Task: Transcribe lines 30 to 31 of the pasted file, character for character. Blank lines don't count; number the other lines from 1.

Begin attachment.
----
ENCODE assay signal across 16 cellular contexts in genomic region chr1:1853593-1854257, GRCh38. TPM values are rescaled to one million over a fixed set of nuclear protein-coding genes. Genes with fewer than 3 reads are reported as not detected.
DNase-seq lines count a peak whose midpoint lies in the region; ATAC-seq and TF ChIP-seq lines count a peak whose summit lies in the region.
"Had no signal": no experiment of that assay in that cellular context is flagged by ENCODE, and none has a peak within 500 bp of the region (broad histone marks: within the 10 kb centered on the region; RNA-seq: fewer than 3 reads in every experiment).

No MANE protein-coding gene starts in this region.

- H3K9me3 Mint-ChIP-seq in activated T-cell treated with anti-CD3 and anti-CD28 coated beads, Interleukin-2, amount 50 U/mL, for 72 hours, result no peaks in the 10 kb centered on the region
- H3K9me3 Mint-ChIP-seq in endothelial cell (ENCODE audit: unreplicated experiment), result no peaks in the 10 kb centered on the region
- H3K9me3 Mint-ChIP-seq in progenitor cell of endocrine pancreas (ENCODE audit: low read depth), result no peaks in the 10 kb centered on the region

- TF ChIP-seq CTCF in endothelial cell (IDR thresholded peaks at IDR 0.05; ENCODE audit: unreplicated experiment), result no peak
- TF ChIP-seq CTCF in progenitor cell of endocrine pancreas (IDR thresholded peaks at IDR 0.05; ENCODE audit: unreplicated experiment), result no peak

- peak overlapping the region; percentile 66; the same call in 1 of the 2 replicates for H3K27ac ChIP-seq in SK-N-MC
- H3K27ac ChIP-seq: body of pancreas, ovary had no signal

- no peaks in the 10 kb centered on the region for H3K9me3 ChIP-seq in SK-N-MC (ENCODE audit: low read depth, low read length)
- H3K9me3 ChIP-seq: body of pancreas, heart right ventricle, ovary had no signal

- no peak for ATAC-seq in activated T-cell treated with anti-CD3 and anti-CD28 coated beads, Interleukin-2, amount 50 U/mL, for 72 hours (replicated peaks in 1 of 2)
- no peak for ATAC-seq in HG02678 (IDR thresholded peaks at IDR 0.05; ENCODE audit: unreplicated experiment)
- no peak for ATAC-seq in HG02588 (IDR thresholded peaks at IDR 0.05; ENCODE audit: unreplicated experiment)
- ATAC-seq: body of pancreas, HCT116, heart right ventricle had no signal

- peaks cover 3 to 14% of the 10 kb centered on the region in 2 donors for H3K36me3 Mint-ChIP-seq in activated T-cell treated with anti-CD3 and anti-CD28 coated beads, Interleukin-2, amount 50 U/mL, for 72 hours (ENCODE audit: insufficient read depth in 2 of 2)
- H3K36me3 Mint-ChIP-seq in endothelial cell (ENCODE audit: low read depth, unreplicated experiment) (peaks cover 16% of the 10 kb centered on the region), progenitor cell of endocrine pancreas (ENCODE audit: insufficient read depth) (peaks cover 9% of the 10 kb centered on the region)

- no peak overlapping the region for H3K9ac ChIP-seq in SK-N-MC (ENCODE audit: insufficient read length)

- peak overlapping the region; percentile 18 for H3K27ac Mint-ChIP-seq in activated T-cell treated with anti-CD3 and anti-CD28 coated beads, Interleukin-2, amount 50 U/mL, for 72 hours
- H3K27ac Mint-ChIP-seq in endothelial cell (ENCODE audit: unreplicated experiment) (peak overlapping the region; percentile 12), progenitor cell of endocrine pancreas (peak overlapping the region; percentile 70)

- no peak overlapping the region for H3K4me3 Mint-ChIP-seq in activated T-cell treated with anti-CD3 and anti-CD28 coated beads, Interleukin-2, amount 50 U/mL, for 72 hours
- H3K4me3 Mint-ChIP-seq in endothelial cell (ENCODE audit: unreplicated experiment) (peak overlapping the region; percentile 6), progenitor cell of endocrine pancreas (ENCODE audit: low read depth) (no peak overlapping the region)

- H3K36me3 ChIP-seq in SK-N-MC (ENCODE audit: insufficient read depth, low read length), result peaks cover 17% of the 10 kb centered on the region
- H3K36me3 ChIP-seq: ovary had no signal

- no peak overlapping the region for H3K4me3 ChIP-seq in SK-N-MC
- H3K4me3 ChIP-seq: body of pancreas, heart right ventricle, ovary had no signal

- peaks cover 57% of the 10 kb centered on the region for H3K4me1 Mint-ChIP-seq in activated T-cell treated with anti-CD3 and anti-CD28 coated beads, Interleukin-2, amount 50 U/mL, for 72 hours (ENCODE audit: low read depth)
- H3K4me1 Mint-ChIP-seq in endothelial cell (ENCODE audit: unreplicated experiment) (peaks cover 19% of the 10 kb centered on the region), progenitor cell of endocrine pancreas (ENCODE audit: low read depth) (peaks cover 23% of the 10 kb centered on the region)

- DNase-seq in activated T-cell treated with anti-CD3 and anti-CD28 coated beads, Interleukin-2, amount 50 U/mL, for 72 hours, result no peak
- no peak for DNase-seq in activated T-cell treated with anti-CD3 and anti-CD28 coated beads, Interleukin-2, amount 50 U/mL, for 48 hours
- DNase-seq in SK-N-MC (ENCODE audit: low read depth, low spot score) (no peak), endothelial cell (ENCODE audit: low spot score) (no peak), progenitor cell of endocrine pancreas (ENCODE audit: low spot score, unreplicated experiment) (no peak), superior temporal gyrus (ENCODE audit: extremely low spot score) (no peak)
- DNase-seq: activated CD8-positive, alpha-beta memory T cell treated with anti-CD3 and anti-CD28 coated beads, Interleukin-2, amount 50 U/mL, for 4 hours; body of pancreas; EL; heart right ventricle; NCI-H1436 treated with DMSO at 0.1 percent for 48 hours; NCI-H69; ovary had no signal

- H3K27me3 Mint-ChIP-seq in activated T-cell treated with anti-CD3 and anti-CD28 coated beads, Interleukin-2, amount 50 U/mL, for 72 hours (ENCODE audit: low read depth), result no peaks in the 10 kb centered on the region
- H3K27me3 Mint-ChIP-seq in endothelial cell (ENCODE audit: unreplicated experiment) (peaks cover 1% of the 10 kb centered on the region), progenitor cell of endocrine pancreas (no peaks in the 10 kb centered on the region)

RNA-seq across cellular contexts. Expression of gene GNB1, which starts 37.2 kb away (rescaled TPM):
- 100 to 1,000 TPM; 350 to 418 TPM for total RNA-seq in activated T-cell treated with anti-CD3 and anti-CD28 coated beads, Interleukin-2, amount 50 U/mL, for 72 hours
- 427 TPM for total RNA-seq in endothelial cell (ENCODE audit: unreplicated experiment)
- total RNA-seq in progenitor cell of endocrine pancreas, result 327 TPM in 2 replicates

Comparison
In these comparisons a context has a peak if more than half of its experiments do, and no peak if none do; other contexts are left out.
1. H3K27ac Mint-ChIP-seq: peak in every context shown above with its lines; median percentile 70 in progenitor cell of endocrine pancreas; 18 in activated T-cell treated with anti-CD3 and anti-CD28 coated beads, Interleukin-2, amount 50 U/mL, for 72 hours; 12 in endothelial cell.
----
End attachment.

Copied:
- H3K4me1 Mint-ChIP-seq in endothelial cell (ENCODE audit: unreplicated experiment) (peaks cover 19% of the 10 kb centered on the region), progenitor cell of endocrine pancreas (ENCODE audit: low read depth) (peaks cover 23% of the 10 kb centered on the region)

- DNase-seq in activated T-cell treated with anti-CD3 and anti-CD28 coated beads, Interleukin-2, amount 50 U/mL, for 72 hours, result no peak